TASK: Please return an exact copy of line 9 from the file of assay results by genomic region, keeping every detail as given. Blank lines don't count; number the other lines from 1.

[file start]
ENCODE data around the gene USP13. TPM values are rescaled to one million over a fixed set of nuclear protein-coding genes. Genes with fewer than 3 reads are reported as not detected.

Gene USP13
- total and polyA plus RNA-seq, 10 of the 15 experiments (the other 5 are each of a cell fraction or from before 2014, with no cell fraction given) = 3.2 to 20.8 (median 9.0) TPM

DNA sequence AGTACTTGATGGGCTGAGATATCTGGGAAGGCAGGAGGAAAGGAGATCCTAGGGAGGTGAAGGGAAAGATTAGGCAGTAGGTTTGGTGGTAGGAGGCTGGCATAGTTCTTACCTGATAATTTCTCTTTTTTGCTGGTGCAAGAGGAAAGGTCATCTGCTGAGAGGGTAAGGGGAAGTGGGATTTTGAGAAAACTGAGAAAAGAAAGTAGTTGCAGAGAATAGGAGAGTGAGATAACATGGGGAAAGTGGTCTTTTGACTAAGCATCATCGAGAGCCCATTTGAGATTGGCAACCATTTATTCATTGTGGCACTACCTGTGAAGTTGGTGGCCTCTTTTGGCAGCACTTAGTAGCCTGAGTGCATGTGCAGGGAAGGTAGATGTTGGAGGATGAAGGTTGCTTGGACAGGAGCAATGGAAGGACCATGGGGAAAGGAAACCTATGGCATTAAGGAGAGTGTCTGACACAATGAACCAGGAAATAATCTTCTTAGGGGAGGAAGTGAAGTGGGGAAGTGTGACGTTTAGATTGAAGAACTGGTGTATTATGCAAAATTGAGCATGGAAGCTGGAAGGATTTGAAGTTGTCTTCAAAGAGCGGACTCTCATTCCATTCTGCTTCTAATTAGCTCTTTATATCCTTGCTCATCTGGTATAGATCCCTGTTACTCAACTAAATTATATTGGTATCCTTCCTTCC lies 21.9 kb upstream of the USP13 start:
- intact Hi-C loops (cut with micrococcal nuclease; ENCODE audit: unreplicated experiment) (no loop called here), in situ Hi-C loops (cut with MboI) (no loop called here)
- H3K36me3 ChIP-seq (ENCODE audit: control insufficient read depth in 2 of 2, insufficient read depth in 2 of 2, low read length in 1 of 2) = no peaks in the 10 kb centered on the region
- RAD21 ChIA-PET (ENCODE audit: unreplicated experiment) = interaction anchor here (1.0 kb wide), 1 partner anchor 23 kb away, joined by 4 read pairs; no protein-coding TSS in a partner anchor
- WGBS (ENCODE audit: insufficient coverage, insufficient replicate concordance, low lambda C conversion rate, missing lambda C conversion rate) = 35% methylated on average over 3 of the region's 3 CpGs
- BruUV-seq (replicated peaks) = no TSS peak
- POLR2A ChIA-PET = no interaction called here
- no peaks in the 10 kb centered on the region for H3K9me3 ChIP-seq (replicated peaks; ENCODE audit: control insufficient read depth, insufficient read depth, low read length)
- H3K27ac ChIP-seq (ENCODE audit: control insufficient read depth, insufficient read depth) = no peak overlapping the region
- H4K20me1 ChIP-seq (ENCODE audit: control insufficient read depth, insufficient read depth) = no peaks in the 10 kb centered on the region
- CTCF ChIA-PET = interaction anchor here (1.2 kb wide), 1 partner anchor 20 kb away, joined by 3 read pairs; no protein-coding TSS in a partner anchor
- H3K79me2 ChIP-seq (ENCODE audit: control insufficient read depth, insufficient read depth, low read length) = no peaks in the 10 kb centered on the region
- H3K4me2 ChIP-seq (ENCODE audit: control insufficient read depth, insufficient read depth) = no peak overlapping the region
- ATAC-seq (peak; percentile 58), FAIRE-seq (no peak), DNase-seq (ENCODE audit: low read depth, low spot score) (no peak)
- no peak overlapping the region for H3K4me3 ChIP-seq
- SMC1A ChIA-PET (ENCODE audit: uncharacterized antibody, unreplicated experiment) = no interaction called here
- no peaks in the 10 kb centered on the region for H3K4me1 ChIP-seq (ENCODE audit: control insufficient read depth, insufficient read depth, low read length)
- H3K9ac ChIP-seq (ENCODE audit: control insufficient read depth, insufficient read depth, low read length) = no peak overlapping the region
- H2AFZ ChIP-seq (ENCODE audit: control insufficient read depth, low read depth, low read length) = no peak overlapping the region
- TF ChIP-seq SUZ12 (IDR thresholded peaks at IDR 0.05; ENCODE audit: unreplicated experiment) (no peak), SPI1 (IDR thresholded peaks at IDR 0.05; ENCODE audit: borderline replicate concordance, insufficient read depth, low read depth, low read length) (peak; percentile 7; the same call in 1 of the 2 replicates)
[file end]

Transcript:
- BruUV-seq (replicated peaks) = no TSS peak